The Sneeze That Changed My Life

To the amazement of people who know me now, I was shy in high school.  No, really.   And those of you who know me, well, I’d appreciate it if you’d stop rolling your eyes.

I think my shyness was a combination of general teenaged low self-esteem, a few factors better left for a therapist with a good sense of humor to hear about, and most of all, being the brand-new kid in school.  Suffice it to say, I had just one goal in life—to blend into the woodwork, drawing as little attention to myself as possible.

Let me tell you how well that worked out.

One day, in freshman biology, the class was watching a movie.  I was sitting in the very back row of the room, when I began to feel a sneeze coming on.  It was one of those comes-from-a-far-away-place kind of sneezes, building very slowly, taking its own sweet time in getting there.

Now, normally, I would have done everything within my power to have squelched it.  I mean, God Forbid anybody should hear me sneeze and possibly look my direction.  What could be more mortifying than that?  Well, I’m glad you asked…

At first, I tried to fight the damn off, but then I thought, “Wait a minute… the room is dark.  Everybody is busy watching the movie.   When better to sneeze?  Nobody will even pay any attention to me.”

So, instead of fighting it, I surrendered to the impulse.  A tingling sensation took hold in my nostrils.  My eyes half-closed.  I did that involuntary intake-of-breath that accompanies a sneeze.  I opened my mouth.

“Aaaaa…” I said softly.  “”AaaaAAAAHHH…” I repeated, a little bit louder.  “AaaaaaaaHHHHHHHHH…!” I said in a low, sustained groan.  And then…


The sneeze went away.  I was left with nothing to show for all that build-up.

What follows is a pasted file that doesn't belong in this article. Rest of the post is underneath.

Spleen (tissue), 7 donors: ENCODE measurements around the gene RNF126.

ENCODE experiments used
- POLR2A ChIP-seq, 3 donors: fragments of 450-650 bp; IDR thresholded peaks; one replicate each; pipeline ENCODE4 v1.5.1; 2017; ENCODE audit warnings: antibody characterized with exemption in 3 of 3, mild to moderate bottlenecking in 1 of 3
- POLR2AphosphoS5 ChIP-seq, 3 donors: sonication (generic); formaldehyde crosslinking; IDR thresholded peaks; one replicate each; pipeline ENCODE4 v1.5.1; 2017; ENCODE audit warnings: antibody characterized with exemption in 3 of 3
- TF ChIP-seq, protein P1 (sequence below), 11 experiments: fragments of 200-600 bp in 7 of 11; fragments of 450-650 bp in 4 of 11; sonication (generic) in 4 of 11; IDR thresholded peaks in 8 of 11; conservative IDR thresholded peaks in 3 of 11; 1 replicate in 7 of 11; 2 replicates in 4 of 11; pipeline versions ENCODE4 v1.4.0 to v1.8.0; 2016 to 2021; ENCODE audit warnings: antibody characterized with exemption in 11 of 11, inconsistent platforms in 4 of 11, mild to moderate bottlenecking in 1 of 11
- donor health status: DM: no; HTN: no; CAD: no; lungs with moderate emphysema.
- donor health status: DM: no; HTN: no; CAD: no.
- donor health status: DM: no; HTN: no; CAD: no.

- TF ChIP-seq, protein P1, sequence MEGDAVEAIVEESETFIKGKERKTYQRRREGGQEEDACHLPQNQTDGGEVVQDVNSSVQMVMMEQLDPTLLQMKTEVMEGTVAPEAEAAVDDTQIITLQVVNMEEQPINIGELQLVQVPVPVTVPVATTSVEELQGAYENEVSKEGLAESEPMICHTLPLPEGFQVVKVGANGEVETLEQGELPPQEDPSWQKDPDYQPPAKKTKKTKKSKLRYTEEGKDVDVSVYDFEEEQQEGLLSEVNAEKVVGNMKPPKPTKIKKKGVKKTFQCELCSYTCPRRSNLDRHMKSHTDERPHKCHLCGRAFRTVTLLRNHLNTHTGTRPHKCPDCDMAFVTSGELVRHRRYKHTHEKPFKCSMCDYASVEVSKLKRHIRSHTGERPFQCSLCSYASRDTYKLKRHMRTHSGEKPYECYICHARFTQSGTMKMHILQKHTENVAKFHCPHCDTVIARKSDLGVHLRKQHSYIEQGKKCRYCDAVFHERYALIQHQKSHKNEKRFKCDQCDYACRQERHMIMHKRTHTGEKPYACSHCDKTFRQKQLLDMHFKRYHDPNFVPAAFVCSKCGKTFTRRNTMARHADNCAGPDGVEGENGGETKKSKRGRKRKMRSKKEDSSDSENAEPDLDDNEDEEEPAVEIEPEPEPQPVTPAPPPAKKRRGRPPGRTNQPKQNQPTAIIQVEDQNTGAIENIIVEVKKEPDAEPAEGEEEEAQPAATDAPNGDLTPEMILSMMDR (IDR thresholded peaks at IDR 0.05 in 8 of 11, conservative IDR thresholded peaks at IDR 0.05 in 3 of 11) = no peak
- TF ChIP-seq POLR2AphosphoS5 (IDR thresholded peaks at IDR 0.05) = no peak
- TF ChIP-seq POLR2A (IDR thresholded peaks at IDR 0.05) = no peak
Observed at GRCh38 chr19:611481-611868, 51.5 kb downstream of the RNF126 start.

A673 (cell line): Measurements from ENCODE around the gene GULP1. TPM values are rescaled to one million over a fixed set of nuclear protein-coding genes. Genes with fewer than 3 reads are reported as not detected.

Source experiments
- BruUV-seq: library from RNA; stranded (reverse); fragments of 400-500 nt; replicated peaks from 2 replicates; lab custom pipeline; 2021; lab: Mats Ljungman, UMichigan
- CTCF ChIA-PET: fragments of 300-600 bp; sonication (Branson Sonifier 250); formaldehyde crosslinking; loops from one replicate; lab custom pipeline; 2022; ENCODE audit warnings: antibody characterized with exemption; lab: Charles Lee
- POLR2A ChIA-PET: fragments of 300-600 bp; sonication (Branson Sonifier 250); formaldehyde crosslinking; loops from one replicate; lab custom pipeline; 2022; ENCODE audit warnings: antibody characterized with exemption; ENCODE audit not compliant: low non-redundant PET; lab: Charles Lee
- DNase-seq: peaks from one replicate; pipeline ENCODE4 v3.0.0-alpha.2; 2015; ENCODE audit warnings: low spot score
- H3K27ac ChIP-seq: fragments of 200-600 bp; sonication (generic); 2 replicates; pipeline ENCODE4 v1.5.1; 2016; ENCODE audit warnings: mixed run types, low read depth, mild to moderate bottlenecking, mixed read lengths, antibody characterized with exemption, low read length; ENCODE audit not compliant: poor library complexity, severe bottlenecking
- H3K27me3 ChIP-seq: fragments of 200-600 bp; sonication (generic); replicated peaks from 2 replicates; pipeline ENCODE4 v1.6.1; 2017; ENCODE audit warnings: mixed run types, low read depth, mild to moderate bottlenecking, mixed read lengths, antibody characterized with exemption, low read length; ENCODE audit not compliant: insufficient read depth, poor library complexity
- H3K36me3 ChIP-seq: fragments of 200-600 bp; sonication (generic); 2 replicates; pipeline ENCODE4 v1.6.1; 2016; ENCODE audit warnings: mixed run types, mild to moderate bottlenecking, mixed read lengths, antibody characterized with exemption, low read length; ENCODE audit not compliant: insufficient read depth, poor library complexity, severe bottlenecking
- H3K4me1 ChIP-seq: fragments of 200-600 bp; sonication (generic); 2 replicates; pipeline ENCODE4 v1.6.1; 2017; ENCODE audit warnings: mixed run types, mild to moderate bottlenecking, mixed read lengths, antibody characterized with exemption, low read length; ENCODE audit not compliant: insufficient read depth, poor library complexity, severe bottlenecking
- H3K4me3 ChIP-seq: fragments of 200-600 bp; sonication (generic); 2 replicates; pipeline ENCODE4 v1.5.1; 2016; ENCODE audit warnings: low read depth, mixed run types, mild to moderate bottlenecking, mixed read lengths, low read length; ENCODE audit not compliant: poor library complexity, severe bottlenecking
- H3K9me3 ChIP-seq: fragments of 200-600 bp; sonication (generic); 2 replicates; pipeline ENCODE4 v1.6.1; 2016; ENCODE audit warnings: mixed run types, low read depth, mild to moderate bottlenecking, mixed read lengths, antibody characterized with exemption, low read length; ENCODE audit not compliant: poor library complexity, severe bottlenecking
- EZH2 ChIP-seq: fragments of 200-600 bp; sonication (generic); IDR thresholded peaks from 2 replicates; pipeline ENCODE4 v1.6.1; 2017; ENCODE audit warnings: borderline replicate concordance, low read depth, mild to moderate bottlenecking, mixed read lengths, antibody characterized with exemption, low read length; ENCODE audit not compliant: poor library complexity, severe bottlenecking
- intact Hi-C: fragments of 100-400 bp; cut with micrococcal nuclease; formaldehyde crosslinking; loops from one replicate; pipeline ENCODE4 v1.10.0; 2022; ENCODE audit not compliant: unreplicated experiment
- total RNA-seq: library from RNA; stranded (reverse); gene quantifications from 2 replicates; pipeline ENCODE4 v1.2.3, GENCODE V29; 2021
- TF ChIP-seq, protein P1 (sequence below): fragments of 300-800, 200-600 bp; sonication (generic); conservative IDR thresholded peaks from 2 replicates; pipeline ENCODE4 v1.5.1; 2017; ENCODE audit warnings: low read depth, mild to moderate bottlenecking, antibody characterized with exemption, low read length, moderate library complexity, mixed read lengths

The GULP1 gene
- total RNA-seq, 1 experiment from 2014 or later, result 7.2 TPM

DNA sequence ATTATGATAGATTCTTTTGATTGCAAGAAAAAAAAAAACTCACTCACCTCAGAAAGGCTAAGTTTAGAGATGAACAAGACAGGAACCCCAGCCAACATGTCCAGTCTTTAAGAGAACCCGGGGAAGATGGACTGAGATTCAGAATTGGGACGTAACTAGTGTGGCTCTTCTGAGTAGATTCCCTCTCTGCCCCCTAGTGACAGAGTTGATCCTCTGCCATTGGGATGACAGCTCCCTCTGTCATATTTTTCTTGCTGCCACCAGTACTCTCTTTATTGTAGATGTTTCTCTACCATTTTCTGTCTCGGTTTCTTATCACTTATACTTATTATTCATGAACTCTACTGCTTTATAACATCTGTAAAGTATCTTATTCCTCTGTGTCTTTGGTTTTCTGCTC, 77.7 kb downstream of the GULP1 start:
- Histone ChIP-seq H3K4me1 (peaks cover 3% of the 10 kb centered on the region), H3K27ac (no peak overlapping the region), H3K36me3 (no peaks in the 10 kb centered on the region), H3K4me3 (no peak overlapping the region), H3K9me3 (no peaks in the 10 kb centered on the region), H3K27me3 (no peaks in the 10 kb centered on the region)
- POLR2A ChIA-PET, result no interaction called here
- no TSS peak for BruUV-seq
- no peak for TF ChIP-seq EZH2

As one, the entire class of thirty students and the teacher turned around in the semi-darkness to stare at me, sitting in the back of the room, making what sounded for all the world like little orgasmic noises.

And I stared back at them, at a complete loss for what to do or say.  How do you explain something like that, especially when you are a pimply-faced sixteen year-old newcomer?

So I said nothing.  I’m sure my mouth flapped open two or three times, but no words came out.  Gradually, everyone turned around once again, ostensibly to resume watching the movie, although I am willing to bet not a one of them paid even the slightest attention to anything happening on the screen.  Instead, they were trying to imagine—or not imagine—what had been happening ten feet behind them for the past few minutes.

I try hard not to have many regrets in this life.  But even now, I do wish I could go back and explain to that teacher and those kids just what was happening that day.

Also, I haven’t been able to enjoy a good sneeze ever since.


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